Book World: Louis Bayard Reviews Dan Brown's 'The Lost Symbol'
Tuesday, September 15, 2009
THE LOST SYMBOL
By Dan Brown
Doubleday. 509 pp. $29.95
Welcome to the least relevant review you will read all year.
Dan Brown's latest novel washes into bookstores Tuesday on a wave of 5 million copies. Advance orders alone have made it the No. 1 title on Amazon for two weeks, and if it matches the sales record of "The Da Vinci Code," it will sell 80 million copies around the world. In the months to come, it will be squatting like a sumo wrestler atop every bestseller list, flying out the doors of every Costco and Wal-Mart, rising in Babel-like towers from the floor of every Borders and Barnes & Noble. You haven't pre-ordered? You have better things to do? No matter: It will follow you. Blocking your path at every turn, menacing you with its cover (a Masonic wax seal floating like an angry red sun over the U.S. Capitol). In its bearing, in its provenance, in the hell of a long time it took getting here, this book conveys one message: Submit.
Or at least that's how it would be decoded by Robert Langdon, the Harvard symbologist who once again gets himself into a serious real-time mess. Arriving in Washington on a January afternoon, he is rudely awakened twice over. First, the speaking engagement used to lure him here turns out to be a hoax. Second, the friend and mentor who supposedly invited him has been kidnapped. More urgently, the friend's hand has been severed and left as a clue on the floor of the Capitol Rotunda.
Langdon has only a few hours to discover something that might not even exist: a Masonic pyramid that harbors the Ancient Mysteries, "a body of secret knowledge that was amassed long ago" and that "enables its practitioners to access powerful abilities that lie dormant in the human mind." In quest of this mystic lore, Langdon confronts the usual battalion of public servants trying to stop him, but at his side stands the usual doughty female -- older than usual -- who, as a specialist in "Noetic Science," even gets a chance to lecture him.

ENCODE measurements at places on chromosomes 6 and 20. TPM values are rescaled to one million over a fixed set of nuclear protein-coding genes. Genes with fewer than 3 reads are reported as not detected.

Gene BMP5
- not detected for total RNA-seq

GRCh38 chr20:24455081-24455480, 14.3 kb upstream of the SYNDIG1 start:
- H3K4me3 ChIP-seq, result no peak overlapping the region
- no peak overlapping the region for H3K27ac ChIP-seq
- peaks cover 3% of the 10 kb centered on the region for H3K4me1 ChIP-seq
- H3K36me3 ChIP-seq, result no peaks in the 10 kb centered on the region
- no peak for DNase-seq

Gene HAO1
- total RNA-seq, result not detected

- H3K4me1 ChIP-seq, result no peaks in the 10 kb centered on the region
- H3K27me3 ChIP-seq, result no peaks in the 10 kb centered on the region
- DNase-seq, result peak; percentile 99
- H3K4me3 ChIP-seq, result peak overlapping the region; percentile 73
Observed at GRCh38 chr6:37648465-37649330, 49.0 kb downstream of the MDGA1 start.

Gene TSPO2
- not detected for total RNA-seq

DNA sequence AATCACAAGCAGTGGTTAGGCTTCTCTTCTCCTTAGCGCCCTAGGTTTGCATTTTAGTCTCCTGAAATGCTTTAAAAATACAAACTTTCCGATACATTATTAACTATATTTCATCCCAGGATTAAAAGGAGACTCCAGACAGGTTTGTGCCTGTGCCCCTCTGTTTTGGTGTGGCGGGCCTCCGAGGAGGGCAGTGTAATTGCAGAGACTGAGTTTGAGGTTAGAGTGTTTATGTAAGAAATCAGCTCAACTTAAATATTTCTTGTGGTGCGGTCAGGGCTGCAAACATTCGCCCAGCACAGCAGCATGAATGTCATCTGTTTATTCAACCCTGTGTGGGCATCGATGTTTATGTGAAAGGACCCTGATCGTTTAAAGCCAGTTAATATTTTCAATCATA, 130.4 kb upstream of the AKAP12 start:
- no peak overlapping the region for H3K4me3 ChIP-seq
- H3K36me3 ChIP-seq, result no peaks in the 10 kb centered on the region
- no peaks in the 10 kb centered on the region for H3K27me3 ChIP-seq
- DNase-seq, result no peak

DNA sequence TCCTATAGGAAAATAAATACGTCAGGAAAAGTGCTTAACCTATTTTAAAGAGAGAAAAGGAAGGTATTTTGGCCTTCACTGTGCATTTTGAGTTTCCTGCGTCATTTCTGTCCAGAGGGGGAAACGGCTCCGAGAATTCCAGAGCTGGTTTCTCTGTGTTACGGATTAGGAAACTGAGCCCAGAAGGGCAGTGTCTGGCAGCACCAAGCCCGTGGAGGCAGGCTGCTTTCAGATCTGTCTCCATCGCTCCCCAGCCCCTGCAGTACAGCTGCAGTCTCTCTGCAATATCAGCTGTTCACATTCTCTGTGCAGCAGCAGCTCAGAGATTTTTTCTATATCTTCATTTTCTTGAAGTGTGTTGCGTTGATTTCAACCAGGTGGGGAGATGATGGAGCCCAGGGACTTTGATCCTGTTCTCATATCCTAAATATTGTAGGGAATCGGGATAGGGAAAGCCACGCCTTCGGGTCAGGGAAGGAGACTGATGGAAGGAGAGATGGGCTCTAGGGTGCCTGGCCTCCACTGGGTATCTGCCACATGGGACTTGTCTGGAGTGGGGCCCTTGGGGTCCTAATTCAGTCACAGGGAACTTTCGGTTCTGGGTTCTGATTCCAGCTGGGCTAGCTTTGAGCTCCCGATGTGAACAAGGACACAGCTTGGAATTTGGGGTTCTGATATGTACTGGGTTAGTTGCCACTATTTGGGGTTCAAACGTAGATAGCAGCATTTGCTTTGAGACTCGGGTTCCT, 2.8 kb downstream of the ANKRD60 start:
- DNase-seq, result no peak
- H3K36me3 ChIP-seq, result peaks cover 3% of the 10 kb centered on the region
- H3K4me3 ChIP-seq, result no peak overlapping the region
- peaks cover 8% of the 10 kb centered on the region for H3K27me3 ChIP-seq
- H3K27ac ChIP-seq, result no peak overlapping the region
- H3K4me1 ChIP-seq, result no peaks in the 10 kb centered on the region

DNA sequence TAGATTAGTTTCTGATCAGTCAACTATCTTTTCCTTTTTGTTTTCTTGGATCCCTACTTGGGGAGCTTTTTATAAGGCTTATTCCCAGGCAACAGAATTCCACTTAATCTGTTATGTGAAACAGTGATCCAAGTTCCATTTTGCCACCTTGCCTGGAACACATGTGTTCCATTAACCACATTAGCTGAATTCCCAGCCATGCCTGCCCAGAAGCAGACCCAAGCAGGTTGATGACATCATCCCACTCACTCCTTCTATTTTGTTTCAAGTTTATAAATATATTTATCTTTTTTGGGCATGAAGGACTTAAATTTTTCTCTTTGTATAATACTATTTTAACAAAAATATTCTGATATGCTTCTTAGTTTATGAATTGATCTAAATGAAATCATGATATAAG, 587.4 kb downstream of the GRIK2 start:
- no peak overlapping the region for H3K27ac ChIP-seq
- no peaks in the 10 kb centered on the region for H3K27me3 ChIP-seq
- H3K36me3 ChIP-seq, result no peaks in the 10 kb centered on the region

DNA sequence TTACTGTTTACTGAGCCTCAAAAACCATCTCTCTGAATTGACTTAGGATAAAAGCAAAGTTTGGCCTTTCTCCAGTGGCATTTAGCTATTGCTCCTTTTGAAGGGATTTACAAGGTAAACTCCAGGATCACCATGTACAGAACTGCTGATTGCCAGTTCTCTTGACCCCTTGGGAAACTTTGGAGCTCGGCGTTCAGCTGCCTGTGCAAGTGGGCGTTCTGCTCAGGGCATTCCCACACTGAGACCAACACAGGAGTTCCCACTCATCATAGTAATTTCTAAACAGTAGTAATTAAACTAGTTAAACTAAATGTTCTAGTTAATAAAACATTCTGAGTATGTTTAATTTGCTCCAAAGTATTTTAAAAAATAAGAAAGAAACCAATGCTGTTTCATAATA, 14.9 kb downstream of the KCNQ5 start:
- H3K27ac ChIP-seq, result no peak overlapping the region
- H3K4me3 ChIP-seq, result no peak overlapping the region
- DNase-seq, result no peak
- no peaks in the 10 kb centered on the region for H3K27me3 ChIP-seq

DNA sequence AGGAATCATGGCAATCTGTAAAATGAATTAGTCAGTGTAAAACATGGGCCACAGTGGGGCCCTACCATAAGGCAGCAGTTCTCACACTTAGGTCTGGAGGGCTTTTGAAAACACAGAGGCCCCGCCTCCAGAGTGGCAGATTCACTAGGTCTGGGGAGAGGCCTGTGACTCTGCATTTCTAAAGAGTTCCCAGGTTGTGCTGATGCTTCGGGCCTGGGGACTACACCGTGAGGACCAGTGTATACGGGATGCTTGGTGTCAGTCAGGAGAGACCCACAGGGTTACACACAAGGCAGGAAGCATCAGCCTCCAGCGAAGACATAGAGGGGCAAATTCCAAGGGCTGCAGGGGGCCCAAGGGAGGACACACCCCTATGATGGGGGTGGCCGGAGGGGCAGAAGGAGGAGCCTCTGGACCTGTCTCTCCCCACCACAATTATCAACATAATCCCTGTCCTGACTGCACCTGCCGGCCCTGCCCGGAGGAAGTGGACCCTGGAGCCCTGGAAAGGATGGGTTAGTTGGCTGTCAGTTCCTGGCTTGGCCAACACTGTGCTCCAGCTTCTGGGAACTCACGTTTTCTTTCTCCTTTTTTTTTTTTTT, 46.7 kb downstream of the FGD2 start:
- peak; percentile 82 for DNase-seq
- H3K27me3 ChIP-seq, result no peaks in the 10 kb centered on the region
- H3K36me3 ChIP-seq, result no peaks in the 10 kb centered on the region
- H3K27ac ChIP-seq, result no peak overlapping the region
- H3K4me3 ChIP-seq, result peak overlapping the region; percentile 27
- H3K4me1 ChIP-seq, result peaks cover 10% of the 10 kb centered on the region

Otherwise, the "Da Vinci" template remains largely intact. Where, in the previous book, the savagery was committed by a massive albino monk, here it is committed by a massive tattooed monk. With the help of bronzer and a blond wig, he is able to talk himself past every security phalanx the federal government can throw at him while also threatening to bring about "a cataclysm from which this country might not recover."
But will Washington recover? "The Lost Symbol" promises to do for us what Dan Brown has already done for Paris, London and Rome: turn our city into a minefield of occultism. Among the stations on Langdon's Masonic pilgrimage are the Library of Congress, the Botanic Garden, Washington National Cathedral, CIA headquarters and the little-known Smithsonian Museum Support Center in Suitland, site of a dandy cat-and-mouse encounter between heroine and villain. Best of all, there's not a single White House aide in sight.
Writers envious of Brown's sales (who wouldn't be?) have devoted much ink to his deficiencies as a stylist. These are still in place. ("He could feel his entire world teetering precariously on the brink of disaster. . . . It hit him like a bolt from above. . . . In a flash he understood.") So is Brown's habit of turning characters into docents. But so, too, is his knack for packing huge amounts of information (spurious or no) into an ever-accelerating narrative. Call it Brownian motion: a comet-tail ride of short paragraphs, short chapters, beautifully spaced reveals and, in the case of "The Lost Symbol," a socko unveiling of the killer's true identity.
In the book's concluding sequences, the pace slackens to allow for ruminations on, oh, Elohim and Isaac Newton and creator vs. creation and the true nature of apotheosis and atonement and e pluribus unum. . . . And here an uneasy question arises: Does Dan Brown want to be a novelist of ideas? A novelist of these ideas?
We are required first of all to believe in the universal, if metaphorical, truthfulness of religious texts everywhere. (If Joseph Campbell had followed his bliss into thriller writing, the results might have been the same.) We are also required to believe that our intellectual forebears were so fearful of our stupidity that they went about cloaking their insights in ways too elaborate and byzantine to be grasped by mortals . . . until a really smart mortal could come along and decode the puzzle and then decide, yep, we aren't smart enough.
But who are the dumb ones here? Those Priory of Sion folks from "The Da Vinci Code" could easily have saved their lives by calling a news conference and foisting their hidden treasures on the world. I can only hope that they perished for the sake of giving us a good time, understanding -- as Brown does, in his less grandiose moments -- that the act of decryption delivers more pleasure than the decrypted message. The numerical arrangement in a Sudoku, after all, is meaningless in itself, and the "Symbol" of Dan Brown's title matters much less than the fact that it's lost and that we can lose ourselves finding it. Let those killer monks seek their godlike powers. Me, I'd settle for a few hours' entertainment, even if it doesn't improve me one jot. Give me Brownian motion over Brownian logic.
Bayard's most recent novel is "The Black Tower."